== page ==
Pipeline delays causing safety concerns over oil transport

BILLINGS, Mont. (AP) – Energy companies behind the oil boom sweeping the Northern Plains increasingly are turning to trains to move their crude across the U.S. The move comes as pipeline plans stall and existing pipelines can’t keep up with demand.

Delivering oil by rail to refineries thousands of miles away on the East, West and Gulf coasts costs more. But it can bring increased profits – of $10 or more a barrel.

It also means a steady parade of trains carrying the hazardous material rumbling out of North Dakota and Montana and across the country.

Experts and federal regulators say rail transport is less safe than pipelines. That’s raised concerns the proliferation of oil trains could lead to a major derailment and spill.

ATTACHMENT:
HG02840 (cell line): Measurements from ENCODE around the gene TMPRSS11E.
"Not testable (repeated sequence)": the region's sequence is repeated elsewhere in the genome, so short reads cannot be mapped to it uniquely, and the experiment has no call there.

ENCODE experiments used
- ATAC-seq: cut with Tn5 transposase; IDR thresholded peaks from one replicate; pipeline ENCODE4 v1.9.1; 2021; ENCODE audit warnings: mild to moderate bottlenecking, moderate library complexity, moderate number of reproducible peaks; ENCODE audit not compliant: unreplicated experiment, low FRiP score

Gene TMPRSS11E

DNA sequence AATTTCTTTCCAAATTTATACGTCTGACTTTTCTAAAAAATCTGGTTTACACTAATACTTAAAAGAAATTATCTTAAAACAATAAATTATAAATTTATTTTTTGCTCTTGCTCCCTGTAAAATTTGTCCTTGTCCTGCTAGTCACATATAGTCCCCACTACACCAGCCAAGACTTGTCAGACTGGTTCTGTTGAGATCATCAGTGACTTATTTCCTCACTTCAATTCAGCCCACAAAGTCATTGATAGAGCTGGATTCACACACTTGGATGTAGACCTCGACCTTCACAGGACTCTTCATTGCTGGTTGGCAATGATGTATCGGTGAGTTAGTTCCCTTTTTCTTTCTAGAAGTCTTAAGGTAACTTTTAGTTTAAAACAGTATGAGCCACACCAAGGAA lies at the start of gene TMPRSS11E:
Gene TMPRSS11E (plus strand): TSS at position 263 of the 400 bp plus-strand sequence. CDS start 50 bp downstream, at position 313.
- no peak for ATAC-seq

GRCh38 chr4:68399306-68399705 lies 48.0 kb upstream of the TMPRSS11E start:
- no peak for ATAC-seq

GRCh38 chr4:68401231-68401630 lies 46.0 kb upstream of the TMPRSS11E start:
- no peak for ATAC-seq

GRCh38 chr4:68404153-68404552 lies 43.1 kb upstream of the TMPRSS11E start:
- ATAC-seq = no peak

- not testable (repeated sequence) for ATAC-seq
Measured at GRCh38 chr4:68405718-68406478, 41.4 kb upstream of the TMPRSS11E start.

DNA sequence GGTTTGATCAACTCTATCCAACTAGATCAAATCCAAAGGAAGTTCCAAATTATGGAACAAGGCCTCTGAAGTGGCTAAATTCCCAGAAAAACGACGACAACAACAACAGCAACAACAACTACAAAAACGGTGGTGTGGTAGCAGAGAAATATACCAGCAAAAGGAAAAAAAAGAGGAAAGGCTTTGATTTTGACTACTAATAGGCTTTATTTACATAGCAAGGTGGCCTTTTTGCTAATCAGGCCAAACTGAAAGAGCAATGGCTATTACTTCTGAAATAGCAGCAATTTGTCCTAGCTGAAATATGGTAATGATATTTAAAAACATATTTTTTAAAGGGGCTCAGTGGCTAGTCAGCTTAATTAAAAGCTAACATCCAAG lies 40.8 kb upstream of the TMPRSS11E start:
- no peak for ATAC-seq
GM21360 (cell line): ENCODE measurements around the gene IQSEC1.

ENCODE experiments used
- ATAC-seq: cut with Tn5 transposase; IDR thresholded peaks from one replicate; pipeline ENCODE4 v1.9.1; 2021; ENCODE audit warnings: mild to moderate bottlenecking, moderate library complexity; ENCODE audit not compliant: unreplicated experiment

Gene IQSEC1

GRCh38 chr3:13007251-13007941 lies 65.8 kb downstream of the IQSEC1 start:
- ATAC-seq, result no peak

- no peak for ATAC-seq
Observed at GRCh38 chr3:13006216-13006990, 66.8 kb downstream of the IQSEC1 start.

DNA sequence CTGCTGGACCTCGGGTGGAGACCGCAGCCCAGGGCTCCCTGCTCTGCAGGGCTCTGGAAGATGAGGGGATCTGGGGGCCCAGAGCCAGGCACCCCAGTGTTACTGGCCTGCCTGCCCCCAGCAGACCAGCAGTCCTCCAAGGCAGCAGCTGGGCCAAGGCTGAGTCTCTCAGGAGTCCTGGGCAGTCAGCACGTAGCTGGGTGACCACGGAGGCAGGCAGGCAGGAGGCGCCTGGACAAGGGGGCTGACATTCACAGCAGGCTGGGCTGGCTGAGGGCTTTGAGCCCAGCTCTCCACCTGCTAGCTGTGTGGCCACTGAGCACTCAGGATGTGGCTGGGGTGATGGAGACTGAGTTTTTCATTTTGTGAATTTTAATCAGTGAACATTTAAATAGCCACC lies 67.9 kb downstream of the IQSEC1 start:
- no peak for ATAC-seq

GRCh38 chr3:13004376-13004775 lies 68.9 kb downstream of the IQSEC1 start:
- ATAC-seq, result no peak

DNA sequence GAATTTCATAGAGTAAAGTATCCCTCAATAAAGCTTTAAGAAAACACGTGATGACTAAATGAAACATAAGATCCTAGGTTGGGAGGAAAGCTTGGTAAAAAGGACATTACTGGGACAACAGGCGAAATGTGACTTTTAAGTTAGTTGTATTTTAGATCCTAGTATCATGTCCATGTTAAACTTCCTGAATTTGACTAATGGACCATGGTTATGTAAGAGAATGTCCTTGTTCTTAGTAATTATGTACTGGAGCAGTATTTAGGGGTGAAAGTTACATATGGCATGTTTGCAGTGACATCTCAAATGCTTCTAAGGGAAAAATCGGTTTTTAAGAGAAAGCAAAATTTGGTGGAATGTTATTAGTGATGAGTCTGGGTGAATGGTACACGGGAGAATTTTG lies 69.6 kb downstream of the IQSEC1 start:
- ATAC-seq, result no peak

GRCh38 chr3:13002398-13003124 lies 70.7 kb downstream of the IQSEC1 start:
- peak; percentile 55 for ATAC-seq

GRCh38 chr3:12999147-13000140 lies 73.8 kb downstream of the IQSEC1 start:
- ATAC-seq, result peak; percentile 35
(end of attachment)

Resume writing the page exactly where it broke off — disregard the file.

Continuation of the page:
Rob Port is the editor of SayAnythingBlog.com. In 2011 he was a finalist for the Watch Dog of the Year from the Sam Adams Alliance and winner of the Americans For Prosperity Award for Online Excellence. In 2013 the Washington Post named SAB one of the nation's top state-based political blogs, and named Rob one of the state's best political reporters. He writes a weekly column for several North Dakota newspapers, and also serves as a policy fellow for the North Dakota Policy Council.

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